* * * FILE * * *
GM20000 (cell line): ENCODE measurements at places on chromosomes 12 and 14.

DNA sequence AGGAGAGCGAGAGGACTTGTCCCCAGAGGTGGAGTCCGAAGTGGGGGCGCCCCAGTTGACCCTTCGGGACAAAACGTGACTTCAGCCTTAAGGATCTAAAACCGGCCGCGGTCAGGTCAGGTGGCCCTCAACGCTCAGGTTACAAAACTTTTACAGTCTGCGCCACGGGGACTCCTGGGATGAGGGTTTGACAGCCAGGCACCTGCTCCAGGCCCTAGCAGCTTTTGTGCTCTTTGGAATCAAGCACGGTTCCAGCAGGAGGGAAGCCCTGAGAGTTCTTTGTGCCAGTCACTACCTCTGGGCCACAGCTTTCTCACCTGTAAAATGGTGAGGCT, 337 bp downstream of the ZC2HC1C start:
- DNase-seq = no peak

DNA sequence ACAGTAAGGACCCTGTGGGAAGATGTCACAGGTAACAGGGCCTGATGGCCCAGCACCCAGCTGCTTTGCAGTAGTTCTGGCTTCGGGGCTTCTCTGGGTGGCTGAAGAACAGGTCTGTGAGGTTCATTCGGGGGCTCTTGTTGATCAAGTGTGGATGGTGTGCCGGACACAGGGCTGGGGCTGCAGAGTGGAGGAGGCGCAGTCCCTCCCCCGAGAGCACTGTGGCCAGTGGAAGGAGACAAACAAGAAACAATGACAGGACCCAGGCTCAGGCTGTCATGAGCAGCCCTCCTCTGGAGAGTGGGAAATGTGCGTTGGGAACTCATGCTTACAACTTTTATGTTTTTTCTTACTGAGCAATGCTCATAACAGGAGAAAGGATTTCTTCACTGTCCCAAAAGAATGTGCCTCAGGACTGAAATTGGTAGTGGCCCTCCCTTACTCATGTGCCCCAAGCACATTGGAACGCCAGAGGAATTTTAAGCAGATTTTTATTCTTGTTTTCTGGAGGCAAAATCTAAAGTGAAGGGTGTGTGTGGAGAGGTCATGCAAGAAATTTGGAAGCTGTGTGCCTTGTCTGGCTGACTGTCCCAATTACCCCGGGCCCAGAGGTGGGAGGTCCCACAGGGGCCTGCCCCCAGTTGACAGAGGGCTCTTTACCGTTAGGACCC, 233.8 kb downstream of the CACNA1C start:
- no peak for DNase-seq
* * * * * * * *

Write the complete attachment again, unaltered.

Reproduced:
GM20000 (cell line): ENCODE measurements at places on chromosomes 12 and 14.

DNA sequence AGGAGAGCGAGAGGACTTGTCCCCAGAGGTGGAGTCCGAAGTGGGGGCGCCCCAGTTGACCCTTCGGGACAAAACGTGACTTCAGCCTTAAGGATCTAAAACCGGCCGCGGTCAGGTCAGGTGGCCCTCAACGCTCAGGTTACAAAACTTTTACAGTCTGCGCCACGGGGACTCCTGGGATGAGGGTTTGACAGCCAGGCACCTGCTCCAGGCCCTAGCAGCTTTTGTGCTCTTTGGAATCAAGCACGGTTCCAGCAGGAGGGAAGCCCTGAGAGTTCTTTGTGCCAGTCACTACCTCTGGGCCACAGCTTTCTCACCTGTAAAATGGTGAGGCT, 337 bp downstream of the ZC2HC1C start:
- DNase-seq = no peak

DNA sequence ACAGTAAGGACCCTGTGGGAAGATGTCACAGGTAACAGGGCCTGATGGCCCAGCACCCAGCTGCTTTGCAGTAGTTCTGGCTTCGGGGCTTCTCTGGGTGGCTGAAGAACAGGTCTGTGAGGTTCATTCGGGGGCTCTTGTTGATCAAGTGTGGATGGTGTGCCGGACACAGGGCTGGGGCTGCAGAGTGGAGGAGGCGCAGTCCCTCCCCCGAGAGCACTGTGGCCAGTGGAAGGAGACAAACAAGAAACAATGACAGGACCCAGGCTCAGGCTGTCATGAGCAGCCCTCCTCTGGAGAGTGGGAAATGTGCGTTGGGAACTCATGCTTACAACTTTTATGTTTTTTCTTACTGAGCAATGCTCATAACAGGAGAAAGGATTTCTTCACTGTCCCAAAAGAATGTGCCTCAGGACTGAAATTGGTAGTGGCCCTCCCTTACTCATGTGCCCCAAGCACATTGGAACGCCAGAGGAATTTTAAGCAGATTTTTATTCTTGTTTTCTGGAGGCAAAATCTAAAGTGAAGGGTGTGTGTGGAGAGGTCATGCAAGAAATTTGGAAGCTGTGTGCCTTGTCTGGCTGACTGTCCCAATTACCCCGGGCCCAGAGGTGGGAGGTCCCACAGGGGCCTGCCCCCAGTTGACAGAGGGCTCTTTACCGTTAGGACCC, 233.8 kb downstream of the CACNA1C start:
- no peak for DNase-seq